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Family history, cont'd
My on-again off-again genealogy project has been goosed into life by some surprise contacts that came to me through Ancestry.com--distant cousins via my great-grandmother Sara Josephine. I'm slowly beginning to scan some of the family photos, at least the ones where I know everyone's name.

Here are Sara Josephine and her husband Charles--Jose and Charley--with their five children, circa 1903. The only son, at the far right, is my paternal grandfather George; the baby on her father's lap is my beloved firecracker of a great-aunt Grace, from whom I supposedly inherited the needlecrafts gene.

And here are my dear, dear mom and dad on their wedding day, December 1, 1951. Notice Dad's clenched fists? He had a migraine that day, and was almost paralyzed with nerves to boot. Guess how many times I heard THAT story while I was growing up?

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Wonderful photos!! :D

And, coincidentally, I just got my hands on something I'd been wanting to give to Kira for a long time -- a copy of the typewritten history of the Wilson family (my great-grandmother was born a Wilson), as dictated by my grandmother's cousin, Rubie (known to everyone as Sissy -- her sister was called Babe), typed by her daughter, Etta.

Kira never got to meet anyone on that side of the family (my maternal grandparents passed away in my teens), so I was DELIGHTED when my aunt was willing to make a photocopy for Kira to read :D

I'm always so glad when people take the time to preserve these memories!!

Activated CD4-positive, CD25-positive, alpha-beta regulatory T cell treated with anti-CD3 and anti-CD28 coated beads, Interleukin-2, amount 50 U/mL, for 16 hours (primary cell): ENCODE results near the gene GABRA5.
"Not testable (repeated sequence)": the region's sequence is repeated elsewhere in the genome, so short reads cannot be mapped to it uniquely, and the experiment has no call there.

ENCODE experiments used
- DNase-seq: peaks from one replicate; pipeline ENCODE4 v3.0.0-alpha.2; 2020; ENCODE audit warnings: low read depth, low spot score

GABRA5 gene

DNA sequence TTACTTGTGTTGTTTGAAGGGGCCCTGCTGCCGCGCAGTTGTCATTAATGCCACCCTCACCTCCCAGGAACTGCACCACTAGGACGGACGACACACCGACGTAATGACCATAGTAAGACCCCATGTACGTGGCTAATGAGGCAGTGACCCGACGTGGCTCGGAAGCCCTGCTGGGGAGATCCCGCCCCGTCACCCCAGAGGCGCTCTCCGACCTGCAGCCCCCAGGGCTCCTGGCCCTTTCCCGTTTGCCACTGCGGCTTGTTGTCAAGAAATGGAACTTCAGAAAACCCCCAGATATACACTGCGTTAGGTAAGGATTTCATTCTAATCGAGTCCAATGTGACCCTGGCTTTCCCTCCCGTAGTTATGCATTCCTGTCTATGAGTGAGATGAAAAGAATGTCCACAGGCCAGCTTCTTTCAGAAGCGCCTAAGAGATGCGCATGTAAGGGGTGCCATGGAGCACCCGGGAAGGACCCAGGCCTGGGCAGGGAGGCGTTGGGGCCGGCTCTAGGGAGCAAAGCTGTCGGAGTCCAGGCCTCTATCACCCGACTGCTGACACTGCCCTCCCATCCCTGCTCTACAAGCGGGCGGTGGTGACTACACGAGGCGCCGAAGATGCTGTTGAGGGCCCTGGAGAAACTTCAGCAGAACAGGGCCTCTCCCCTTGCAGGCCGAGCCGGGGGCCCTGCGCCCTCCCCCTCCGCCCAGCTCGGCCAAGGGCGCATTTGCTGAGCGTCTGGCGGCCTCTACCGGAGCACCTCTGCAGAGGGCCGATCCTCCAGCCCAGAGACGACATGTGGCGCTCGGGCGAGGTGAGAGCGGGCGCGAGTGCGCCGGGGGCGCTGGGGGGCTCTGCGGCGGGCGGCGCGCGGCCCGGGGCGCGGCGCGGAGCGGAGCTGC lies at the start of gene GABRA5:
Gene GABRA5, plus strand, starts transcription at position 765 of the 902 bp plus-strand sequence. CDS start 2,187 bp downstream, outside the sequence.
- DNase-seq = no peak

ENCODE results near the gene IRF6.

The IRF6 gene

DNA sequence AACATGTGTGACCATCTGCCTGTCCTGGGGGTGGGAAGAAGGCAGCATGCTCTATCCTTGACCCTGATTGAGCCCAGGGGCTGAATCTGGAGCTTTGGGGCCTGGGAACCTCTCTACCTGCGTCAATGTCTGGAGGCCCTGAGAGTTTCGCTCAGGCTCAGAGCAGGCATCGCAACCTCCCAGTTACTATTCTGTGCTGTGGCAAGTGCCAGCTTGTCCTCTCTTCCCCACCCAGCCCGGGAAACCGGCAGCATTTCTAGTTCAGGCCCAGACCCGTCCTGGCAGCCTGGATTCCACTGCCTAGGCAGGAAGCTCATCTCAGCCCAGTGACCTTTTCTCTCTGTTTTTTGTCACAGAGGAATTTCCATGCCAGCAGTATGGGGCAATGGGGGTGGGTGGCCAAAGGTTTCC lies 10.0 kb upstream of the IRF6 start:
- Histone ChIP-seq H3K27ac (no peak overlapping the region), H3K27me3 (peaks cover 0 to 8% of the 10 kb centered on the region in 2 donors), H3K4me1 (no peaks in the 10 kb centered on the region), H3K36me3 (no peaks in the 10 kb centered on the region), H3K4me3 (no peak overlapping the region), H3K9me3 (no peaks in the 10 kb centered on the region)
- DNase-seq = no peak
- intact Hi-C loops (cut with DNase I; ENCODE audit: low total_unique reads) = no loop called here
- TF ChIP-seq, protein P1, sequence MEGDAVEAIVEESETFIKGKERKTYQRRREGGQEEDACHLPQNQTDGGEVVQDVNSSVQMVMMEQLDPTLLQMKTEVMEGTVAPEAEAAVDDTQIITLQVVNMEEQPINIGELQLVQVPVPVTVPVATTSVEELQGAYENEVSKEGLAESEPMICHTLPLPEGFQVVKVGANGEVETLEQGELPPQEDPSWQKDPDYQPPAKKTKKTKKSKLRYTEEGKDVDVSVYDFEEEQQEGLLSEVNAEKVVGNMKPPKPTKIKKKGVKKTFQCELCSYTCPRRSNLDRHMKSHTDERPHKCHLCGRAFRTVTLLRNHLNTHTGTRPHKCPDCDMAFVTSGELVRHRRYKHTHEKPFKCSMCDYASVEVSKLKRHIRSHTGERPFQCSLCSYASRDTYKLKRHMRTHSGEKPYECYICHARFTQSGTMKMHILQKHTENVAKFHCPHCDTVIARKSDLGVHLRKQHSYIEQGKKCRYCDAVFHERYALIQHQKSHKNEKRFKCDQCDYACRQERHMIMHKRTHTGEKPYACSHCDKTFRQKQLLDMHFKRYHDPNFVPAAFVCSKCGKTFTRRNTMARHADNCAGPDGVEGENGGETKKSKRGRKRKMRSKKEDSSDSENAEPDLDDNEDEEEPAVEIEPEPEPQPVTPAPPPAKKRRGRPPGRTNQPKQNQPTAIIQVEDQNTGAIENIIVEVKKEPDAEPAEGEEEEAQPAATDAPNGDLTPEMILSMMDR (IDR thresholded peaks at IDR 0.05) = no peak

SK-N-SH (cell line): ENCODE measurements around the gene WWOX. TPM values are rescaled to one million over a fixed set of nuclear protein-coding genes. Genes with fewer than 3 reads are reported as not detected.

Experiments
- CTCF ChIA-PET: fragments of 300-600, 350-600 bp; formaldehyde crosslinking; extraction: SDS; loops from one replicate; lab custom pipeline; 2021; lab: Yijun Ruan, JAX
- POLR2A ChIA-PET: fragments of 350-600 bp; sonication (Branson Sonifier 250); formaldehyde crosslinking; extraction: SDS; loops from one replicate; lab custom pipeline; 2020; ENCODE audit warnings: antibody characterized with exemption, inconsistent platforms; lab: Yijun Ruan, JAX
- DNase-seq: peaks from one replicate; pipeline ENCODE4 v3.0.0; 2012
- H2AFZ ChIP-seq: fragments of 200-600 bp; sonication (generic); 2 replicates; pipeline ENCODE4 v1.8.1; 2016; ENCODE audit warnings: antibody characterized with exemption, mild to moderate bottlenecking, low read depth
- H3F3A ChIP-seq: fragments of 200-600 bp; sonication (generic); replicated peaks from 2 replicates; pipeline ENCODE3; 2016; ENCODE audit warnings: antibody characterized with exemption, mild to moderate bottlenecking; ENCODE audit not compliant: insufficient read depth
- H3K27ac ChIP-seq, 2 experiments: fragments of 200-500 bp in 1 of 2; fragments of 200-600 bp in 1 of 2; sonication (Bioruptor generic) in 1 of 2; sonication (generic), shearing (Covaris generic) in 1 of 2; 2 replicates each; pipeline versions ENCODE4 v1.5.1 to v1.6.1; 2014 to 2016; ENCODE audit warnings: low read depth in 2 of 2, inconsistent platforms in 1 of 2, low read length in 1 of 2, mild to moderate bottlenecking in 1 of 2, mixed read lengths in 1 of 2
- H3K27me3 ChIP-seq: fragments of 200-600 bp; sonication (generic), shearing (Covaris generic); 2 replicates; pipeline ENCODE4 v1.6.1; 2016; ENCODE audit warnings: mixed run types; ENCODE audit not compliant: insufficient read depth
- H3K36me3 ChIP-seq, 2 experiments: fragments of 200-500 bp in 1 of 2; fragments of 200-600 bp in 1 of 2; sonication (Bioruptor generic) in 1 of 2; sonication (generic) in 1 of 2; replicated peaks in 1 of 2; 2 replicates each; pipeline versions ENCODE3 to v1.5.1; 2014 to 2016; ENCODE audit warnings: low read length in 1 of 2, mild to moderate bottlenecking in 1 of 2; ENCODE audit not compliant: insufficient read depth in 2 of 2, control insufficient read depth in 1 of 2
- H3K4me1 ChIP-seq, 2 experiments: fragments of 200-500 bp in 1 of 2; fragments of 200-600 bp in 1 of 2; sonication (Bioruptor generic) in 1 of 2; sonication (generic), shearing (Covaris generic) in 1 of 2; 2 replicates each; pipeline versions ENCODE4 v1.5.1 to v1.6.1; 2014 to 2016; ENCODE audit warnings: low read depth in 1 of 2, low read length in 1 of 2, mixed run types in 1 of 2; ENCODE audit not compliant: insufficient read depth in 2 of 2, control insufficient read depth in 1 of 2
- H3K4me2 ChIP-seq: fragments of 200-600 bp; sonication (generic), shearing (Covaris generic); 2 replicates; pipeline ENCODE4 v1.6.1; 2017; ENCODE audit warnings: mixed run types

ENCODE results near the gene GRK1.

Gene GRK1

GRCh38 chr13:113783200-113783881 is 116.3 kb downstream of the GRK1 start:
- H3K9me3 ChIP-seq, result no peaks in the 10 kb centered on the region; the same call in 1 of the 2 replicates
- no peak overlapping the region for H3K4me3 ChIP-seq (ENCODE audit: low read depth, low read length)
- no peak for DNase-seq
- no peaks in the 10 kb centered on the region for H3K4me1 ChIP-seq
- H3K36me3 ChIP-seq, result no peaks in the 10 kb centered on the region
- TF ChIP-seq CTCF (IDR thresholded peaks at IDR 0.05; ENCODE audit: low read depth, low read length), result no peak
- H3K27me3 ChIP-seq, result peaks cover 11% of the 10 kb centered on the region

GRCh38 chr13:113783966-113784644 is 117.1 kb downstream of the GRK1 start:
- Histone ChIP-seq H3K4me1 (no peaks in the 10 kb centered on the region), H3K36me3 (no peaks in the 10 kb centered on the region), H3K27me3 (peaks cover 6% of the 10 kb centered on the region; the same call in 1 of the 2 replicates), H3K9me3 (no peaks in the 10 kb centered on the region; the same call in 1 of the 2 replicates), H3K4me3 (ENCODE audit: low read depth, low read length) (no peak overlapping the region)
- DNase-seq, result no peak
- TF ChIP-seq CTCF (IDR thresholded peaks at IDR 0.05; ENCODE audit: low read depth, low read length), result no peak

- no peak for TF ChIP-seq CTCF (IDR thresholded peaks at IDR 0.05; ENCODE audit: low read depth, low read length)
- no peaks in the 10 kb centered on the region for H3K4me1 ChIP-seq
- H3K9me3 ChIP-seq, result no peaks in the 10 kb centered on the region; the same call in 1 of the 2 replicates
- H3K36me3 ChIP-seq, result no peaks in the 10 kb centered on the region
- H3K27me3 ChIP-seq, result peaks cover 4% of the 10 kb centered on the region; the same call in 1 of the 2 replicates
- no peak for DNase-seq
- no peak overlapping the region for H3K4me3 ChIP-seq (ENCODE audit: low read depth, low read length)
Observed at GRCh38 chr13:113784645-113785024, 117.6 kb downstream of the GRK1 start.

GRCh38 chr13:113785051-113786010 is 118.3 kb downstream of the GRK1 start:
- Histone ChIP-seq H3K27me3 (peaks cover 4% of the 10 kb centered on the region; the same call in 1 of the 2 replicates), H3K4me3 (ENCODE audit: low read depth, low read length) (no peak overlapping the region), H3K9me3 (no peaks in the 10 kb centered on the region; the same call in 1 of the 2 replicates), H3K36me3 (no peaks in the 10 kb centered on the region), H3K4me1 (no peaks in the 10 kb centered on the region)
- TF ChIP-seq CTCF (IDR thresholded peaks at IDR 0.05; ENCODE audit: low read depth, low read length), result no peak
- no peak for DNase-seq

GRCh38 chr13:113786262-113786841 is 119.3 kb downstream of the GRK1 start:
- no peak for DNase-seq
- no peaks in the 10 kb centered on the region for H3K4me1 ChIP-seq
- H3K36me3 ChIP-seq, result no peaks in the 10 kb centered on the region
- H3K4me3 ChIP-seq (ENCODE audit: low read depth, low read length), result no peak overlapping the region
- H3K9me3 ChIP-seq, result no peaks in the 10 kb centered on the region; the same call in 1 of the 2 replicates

-- A <3

What a fantastic thing for Kira to have! And I do love family nicknames--Sissy and Babe, how awesome are those?

I'm so grateful that I came along late and solo, so I grew up happy to be around all the "old folks" in the family instead of rushing to go outside and play with the rest of the kids. The stories I absorbed without even realizing it . . .

GREAT pictures!!!!

And what a story about your poor father!

Poor Dad and his nerves and his sick headaches--they were a regular feature of my growing-up life, and damn if I didn't develop the same pattern. But on the wedding morning, he earned that migraine; his mother and sister had made an ugly scene just before the ceremony. There he was, trapped between his loyalty to his family--next to God for him--and his loyalty to his bride . . . and he was never a man to handle conflict well. What a way to start a nearly-fifty-year marriage!

I love the photos and their little details! Neat that you got some connections at Ancestry. My family has zero. This suggests to me that we are outlaws in hiding.

I've got quite a few outlaws in hiding, too! People can be so elusive in the documents . . . it's taken me three years and a ton of dumb luck just to confirm Mom's grandmother's maiden name. It was a gut-punch when I learned that the 1890 Federal census records were destroyed in a fire--I have a bunch of dead ends right around 1890 that I will probably never tie up for sure, at least not without traveling to look at county archives all over Missouri, Iowa, and Illinois.

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